Being ‘fair’ is, according to to Cambridge Online dictionary, the act of treating someone in a way that is right or reasonable.’ That being the case when the Employment Rights Act 1996 boldly asserts that every  employee “has the right not to be unfairly dismissed by his employer” it looks like Parliament made an expansive and meaningful law in defence of workplace justice.

A closer look will show that by a series of ‘ifs and buts’ the expansive right against unfair dismissal has been whittled down to a much smaller proportion of the UK workforce applying only to employees and not workers, excluding major public service workers like the armed forces and police, only those who have been employed for two years or more, etc. In the interests of plain English section 94 of the Employment Relations Act should perhaps read “some employees have the right not to be unfairly dismissed by her employer.”

However, one of the more important lessons I have learned representing employees and applying employment law to their situations is that even for those who do have this right not to be ‘unfairly’ dismissed the concept of fairness really is not the focus of unfair dismissal law. If it were, the focus of the unfair dismissal decision would be on whether the decision to dismiss was justified but, instead it is on whether in the mind of the decision maker acted reasonably by making a decision that was within a ‘range’ of allegedly reasonable decisions they could have made.

And so, as it has been applied by the courts there is nothing intrinsically unfair in an employee being dismissed from a job for misconduct even if the tribunal can categorically see that the employee was not guilty of the alleged infraction so long as at the time (perhaps before the evidence was available) the employer acted reasonably at the time of dismissal. Or, to use a real life example (Parr v Whitbread [1990] IRLR 39), there is nothing intrinsically unfair in an employer dismissing four employees because the employer thinks one has probably stolen from them but they cannot tell which one (if any). It is ‘fair’, so says the EAT, for the employer to dismiss all four employees, potentially placing four or more families into poverty, despite knowing three are innocent and the other may be as well.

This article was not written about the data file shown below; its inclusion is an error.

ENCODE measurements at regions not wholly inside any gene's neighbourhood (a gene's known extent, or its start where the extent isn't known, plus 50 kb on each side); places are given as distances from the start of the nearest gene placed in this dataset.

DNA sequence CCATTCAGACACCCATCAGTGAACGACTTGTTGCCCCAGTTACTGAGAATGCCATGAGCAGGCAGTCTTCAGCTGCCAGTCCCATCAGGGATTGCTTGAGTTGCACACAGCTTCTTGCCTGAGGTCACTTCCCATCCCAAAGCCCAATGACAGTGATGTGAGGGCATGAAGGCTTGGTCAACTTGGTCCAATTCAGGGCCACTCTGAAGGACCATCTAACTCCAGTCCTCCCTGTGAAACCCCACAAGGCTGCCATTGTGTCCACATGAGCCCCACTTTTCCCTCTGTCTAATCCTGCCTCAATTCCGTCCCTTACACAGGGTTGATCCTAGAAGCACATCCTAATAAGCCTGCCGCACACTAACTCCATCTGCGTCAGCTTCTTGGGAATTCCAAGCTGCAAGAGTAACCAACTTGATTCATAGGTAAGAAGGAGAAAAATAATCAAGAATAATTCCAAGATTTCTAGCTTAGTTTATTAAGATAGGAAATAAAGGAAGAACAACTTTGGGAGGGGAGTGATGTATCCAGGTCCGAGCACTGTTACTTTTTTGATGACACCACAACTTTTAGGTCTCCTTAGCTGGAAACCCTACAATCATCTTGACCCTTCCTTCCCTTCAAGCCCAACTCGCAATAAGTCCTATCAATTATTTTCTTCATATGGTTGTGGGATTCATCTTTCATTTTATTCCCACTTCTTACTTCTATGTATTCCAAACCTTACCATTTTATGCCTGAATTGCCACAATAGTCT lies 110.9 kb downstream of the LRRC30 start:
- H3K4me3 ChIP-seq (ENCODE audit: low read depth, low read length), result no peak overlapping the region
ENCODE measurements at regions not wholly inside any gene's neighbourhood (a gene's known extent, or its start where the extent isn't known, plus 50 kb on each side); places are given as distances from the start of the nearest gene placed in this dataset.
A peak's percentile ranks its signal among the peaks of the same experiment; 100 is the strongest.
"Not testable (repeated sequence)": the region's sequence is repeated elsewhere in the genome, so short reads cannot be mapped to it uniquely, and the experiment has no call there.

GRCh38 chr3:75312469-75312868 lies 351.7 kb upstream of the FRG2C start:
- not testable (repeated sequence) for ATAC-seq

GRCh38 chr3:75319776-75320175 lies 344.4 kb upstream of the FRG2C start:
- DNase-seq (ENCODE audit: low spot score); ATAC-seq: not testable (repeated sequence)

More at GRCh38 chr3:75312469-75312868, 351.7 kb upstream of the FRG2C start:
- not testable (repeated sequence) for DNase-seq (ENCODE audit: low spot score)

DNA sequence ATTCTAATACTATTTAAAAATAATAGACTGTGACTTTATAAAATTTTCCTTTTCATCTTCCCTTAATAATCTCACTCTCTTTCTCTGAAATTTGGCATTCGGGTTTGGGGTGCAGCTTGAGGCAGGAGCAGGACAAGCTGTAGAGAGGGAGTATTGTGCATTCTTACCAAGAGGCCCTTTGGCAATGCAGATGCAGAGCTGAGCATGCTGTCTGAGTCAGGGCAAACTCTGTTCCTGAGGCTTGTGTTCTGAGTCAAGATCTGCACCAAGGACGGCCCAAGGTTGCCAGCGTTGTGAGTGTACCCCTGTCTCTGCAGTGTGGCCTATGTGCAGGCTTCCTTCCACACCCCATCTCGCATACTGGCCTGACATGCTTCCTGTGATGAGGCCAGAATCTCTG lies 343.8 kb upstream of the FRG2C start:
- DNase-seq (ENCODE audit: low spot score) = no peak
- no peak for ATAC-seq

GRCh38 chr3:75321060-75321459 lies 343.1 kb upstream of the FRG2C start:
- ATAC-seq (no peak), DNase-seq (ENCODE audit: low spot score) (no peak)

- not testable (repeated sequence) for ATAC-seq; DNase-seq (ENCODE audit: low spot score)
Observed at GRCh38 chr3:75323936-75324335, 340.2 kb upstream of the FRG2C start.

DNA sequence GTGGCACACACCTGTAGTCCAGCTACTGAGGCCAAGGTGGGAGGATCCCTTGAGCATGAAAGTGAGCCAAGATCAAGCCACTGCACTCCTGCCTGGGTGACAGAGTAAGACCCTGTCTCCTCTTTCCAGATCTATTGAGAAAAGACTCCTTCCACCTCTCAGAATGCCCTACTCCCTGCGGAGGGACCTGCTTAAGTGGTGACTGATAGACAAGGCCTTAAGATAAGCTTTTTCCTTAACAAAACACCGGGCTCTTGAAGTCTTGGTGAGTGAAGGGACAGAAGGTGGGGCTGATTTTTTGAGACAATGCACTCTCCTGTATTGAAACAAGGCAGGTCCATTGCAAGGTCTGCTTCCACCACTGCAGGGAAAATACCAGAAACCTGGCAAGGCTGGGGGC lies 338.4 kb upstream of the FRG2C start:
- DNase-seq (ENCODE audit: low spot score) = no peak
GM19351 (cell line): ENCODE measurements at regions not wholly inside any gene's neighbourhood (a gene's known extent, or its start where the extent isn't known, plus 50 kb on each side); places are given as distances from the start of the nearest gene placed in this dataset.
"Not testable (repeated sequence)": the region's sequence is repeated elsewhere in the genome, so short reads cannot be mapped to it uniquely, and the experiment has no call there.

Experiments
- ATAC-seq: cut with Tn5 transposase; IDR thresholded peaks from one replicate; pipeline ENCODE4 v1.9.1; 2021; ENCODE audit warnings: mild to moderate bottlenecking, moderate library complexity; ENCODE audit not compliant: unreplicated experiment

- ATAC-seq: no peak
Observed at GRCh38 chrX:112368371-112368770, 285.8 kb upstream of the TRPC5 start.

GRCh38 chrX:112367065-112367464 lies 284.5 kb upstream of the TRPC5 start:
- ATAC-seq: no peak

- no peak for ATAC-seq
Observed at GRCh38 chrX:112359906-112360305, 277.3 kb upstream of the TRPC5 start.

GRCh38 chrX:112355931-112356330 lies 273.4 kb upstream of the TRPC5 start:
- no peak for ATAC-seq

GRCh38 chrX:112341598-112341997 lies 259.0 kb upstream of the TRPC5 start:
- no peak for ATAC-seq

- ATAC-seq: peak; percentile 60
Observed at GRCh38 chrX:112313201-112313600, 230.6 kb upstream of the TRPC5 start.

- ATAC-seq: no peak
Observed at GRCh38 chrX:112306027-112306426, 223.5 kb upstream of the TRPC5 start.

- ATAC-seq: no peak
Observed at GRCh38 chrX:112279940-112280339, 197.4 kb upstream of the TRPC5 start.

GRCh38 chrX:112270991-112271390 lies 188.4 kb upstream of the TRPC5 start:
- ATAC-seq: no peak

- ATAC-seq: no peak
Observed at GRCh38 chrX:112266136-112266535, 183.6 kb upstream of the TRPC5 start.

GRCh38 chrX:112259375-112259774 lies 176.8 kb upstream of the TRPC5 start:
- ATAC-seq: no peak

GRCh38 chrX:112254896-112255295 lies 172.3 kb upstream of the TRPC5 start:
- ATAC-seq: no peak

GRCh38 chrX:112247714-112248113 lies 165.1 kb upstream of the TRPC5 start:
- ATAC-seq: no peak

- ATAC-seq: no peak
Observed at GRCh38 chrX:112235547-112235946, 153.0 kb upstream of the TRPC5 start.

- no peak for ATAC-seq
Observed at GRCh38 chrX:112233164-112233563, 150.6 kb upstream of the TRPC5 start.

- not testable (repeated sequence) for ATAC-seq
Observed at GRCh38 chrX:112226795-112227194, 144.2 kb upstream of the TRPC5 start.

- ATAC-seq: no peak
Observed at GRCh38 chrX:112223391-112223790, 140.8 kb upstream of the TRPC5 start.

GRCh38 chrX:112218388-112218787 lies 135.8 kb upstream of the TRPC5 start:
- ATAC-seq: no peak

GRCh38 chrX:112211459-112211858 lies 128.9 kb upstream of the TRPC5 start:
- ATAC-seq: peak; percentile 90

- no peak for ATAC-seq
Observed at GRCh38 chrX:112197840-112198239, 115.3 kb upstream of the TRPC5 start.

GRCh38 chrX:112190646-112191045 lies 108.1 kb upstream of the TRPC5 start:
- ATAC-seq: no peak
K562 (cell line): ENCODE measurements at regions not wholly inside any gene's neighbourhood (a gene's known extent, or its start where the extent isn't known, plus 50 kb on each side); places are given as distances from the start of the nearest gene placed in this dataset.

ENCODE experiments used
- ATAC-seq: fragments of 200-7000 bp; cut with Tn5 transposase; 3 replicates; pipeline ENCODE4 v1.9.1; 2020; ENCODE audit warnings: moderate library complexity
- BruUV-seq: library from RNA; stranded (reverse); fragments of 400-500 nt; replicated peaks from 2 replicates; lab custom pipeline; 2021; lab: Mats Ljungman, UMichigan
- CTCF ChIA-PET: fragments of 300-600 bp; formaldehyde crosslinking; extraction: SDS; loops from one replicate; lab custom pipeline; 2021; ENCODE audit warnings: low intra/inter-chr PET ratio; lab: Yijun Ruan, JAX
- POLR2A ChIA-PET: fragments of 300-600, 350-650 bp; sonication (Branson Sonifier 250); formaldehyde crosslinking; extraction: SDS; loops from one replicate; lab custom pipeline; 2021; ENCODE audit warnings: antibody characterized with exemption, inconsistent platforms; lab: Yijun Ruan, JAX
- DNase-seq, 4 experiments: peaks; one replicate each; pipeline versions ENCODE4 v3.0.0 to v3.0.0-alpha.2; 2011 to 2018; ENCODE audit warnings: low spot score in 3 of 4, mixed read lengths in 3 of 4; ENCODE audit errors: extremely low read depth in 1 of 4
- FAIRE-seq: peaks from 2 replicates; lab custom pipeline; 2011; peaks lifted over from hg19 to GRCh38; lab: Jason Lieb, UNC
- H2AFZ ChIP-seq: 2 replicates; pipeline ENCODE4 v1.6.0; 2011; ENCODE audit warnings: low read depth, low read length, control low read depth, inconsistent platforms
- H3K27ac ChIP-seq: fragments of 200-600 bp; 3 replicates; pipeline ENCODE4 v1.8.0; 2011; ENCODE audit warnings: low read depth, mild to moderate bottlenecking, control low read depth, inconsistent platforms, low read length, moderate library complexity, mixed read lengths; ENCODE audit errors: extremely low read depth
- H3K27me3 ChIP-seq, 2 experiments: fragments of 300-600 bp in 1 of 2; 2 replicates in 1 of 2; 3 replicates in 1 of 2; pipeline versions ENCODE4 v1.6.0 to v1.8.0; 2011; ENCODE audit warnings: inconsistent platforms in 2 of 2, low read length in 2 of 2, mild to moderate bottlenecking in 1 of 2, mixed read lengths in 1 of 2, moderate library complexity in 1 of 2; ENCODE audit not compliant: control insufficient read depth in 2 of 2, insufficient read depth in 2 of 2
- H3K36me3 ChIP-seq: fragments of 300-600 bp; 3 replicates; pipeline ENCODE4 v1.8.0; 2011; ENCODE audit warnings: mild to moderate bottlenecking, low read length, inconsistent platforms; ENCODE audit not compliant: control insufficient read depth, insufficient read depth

Such a scenario is, far from being fair, actually fairness’ antithesis. What an employee has is not the right not to be unfairly dismissed but the right to be dismissed for a ‘potentially fair reason’ so long as some imprecise procedural formalities are adhered to by the employer. I cannot help but think the UK population have been sold a dud, they either don’t join a union or if they do, only do so on a insurance basis believing if their employers treat them unfairly there is an adequate redress in unfair dismissal law when there isn’t.

I recall one case in which an employee was unfairly dismissed, victimised on the basis of trade union activities in fact. The union, rightly, adopted an industrial response and strike ballot in response alongside legal challenge. The employer’s inevitable response in dissuading workers from voting to take industrial action was to say that if said employee felt he had been treated unfairly he could complain to a tribunal that he had been unfairly dismissed. In the rare cases of an industrial response to a dismissal this is I am sure a common response depending on workers not looking too closely what ‘fairness’ really means.

Of course a major impetus for the establishment of the employment tribunal system was to move disputes from the industrial to the tribunal arena and there is no doubting that has happened. In view of the inadequacy of employment law to deliver on the grand claims that there is a right not to be unfairly dismissed perhaps it is time to start making industrial responses to unfair dismissals a more central plank of union organising alongside lobbying for laws that protect workers from dismissal and warnings that actually place fairness at their core.